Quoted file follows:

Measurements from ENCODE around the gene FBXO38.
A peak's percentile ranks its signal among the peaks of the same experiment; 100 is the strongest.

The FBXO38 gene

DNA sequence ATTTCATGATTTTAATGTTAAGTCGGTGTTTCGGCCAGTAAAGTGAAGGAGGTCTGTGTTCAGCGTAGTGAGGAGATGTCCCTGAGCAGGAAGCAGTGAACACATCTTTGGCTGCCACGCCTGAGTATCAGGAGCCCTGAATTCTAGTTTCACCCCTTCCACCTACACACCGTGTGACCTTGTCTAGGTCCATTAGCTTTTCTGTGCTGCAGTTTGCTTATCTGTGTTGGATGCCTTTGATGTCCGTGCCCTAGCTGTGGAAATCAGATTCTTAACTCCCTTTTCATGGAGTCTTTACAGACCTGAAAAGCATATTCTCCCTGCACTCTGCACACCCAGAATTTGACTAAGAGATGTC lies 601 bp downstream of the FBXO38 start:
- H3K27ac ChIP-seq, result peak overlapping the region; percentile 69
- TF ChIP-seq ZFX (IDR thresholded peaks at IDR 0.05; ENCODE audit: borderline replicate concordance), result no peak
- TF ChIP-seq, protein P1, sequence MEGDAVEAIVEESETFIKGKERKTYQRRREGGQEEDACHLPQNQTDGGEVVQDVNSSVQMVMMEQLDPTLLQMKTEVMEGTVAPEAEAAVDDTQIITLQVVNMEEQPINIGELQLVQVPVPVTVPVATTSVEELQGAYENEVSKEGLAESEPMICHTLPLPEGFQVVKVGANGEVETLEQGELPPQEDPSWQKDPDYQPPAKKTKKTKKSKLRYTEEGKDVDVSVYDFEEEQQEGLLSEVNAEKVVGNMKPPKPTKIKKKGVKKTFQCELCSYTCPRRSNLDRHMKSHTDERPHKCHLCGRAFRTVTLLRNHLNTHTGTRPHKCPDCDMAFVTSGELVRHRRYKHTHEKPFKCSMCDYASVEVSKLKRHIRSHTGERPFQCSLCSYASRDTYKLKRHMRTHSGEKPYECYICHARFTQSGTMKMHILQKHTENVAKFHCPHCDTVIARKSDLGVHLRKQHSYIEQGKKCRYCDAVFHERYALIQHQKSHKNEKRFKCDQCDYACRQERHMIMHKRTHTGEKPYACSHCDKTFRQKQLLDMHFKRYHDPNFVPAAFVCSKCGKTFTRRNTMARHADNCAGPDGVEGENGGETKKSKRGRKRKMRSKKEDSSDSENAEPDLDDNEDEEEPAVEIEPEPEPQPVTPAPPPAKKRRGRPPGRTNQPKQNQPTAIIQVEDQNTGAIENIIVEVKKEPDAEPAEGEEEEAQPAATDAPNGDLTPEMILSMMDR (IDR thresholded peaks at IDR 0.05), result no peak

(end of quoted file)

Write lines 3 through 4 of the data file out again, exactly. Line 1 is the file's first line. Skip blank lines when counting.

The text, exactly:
The FBXO38 gene

DNA sequence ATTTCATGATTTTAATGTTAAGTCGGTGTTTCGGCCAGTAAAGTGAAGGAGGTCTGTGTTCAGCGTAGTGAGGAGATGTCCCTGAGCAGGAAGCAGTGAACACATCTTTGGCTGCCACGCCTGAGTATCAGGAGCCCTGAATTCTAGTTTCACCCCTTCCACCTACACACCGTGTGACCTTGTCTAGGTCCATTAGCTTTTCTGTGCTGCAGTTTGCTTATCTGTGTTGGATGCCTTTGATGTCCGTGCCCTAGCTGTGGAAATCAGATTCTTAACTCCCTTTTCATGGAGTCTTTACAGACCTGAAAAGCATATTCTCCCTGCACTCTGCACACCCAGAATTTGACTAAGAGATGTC lies 601 bp downstream of the FBXO38 start: